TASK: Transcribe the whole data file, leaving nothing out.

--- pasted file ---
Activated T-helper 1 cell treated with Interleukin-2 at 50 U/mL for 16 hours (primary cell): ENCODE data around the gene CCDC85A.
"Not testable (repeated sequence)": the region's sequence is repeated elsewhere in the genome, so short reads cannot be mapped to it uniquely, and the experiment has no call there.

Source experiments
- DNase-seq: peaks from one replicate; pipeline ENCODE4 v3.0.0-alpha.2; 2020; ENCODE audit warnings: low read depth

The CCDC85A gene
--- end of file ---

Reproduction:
Activated T-helper 1 cell treated with Interleukin-2 at 50 U/mL for 16 hours (primary cell): ENCODE data around the gene CCDC85A.
"Not testable (repeated sequence)": the region's sequence is repeated elsewhere in the genome, so short reads cannot be mapped to it uniquely, and the experiment has no call there.

Source experiments
- DNase-seq: peaks from one replicate; pipeline ENCODE4 v3.0.0-alpha.2; 2020; ENCODE audit warnings: low read depth

The CCDC85A gene